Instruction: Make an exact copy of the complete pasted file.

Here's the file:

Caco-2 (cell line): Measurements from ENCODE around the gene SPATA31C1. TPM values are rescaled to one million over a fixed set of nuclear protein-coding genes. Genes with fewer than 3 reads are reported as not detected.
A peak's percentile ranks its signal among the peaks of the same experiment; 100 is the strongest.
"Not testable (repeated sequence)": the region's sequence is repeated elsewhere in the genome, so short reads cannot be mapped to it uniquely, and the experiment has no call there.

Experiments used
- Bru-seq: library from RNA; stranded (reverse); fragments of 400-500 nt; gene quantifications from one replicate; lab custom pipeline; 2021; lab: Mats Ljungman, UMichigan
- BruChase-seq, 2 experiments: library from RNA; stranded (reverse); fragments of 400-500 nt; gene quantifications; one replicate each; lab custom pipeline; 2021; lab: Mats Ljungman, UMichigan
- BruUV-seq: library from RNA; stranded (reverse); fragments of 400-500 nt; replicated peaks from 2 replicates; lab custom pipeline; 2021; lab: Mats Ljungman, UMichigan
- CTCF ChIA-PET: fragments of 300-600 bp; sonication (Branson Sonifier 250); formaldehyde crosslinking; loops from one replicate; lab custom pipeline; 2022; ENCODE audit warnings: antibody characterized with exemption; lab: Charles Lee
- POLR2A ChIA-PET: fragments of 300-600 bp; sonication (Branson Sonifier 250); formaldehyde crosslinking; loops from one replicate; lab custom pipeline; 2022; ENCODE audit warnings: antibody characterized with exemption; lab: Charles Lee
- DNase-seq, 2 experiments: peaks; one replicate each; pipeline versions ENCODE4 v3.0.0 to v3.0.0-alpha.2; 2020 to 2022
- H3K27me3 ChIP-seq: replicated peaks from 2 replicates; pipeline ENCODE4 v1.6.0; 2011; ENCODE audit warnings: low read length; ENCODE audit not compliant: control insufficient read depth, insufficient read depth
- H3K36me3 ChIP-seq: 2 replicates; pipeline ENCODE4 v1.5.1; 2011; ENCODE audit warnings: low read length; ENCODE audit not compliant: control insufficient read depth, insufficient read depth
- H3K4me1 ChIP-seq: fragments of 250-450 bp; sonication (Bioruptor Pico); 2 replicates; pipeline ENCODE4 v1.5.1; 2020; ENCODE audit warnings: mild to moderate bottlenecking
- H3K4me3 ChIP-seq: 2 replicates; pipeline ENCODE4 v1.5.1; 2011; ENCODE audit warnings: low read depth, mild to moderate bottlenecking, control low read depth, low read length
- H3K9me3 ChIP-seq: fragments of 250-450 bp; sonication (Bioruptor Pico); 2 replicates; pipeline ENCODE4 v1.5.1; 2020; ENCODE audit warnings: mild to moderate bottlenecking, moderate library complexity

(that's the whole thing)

Caco-2 (cell line): Measurements from ENCODE around the gene SPATA31C1. TPM values are rescaled to one million over a fixed set of nuclear protein-coding genes. Genes with fewer than 3 reads are reported as not detected.
A peak's percentile ranks its signal among the peaks of the same experiment; 100 is the strongest.
"Not testable (repeated sequence)": the region's sequence is repeated elsewhere in the genome, so short reads cannot be mapped to it uniquely, and the experiment has no call there.

Experiments used
- Bru-seq: library from RNA; stranded (reverse); fragments of 400-500 nt; gene quantifications from one replicate; lab custom pipeline; 2021; lab: Mats Ljungman, UMichigan
- BruChase-seq, 2 experiments: library from RNA; stranded (reverse); fragments of 400-500 nt; gene quantifications; one replicate each; lab custom pipeline; 2021; lab: Mats Ljungman, UMichigan
- BruUV-seq: library from RNA; stranded (reverse); fragments of 400-500 nt; replicated peaks from 2 replicates; lab custom pipeline; 2021; lab: Mats Ljungman, UMichigan
- CTCF ChIA-PET: fragments of 300-600 bp; sonication (Branson Sonifier 250); formaldehyde crosslinking; loops from one replicate; lab custom pipeline; 2022; ENCODE audit warnings: antibody characterized with exemption; lab: Charles Lee
- POLR2A ChIA-PET: fragments of 300-600 bp; sonication (Branson Sonifier 250); formaldehyde crosslinking; loops from one replicate; lab custom pipeline; 2022; ENCODE audit warnings: antibody characterized with exemption; lab: Charles Lee
- DNase-seq, 2 experiments: peaks; one replicate each; pipeline versions ENCODE4 v3.0.0 to v3.0.0-alpha.2; 2020 to 2022
- H3K27me3 ChIP-seq: replicated peaks from 2 replicates; pipeline ENCODE4 v1.6.0; 2011; ENCODE audit warnings: low read length; ENCODE audit not compliant: control insufficient read depth, insufficient read depth
- H3K36me3 ChIP-seq: 2 replicates; pipeline ENCODE4 v1.5.1; 2011; ENCODE audit warnings: low read length; ENCODE audit not compliant: control insufficient read depth, insufficient read depth
- H3K4me1 ChIP-seq: fragments of 250-450 bp; sonication (Bioruptor Pico); 2 replicates; pipeline ENCODE4 v1.5.1; 2020; ENCODE audit warnings: mild to moderate bottlenecking
- H3K4me3 ChIP-seq: 2 replicates; pipeline ENCODE4 v1.5.1; 2011; ENCODE audit warnings: low read depth, mild to moderate bottlenecking, control low read depth, low read length
- H3K9me3 ChIP-seq: fragments of 250-450 bp; sonication (Bioruptor Pico); 2 replicates; pipeline ENCODE4 v1.5.1; 2020; ENCODE audit warnings: mild to moderate bottlenecking, moderate library complexity